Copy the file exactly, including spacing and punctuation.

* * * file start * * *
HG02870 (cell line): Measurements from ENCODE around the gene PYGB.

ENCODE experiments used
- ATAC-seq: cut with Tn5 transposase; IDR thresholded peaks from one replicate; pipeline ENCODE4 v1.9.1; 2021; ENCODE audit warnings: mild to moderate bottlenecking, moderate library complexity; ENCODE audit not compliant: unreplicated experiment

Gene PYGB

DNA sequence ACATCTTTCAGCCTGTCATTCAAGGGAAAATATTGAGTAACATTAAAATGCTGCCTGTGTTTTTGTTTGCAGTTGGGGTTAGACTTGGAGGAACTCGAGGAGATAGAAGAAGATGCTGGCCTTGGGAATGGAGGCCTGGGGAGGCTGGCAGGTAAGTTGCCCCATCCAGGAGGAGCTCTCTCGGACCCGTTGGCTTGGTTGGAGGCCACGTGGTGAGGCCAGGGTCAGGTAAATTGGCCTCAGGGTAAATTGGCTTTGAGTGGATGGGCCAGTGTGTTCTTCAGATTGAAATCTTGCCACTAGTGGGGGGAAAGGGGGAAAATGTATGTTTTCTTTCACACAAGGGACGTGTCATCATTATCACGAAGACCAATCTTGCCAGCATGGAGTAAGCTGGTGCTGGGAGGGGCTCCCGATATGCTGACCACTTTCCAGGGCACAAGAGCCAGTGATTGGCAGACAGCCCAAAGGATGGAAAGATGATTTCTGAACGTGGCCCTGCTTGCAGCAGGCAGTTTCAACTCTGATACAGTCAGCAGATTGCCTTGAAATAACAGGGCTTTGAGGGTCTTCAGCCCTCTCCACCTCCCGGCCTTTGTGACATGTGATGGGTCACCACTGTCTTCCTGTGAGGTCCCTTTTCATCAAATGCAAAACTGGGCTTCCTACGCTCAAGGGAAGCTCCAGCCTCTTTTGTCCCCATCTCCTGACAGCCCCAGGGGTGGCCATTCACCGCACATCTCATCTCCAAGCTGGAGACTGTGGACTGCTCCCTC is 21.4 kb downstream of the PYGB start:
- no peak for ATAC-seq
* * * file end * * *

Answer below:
HG02870 (cell line): Measurements from ENCODE around the gene PYGB.

ENCODE experiments used
- ATAC-seq: cut with Tn5 transposase; IDR thresholded peaks from one replicate; pipeline ENCODE4 v1.9.1; 2021; ENCODE audit warnings: mild to moderate bottlenecking, moderate library complexity; ENCODE audit not compliant: unreplicated experiment

Gene PYGB

DNA sequence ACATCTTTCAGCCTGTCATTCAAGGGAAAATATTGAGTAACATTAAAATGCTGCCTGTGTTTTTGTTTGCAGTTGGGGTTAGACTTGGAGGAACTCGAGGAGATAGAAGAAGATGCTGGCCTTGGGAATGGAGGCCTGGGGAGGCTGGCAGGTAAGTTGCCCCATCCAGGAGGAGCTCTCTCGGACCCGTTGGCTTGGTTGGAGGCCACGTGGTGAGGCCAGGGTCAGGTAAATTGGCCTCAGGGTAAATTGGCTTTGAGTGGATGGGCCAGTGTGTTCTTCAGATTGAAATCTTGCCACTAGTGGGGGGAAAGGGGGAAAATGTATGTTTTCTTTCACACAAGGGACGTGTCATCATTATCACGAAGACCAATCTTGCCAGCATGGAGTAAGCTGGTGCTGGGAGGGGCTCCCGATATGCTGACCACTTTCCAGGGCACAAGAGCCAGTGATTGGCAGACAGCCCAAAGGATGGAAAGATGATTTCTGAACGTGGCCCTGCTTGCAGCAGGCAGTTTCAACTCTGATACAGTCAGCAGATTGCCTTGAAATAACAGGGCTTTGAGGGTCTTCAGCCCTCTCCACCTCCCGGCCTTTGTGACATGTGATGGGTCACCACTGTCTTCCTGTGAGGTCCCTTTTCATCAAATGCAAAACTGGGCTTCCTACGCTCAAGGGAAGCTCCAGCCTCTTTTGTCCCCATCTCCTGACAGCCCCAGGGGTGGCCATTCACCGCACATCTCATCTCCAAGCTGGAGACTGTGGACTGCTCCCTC is 21.4 kb downstream of the PYGB start:
- no peak for ATAC-seq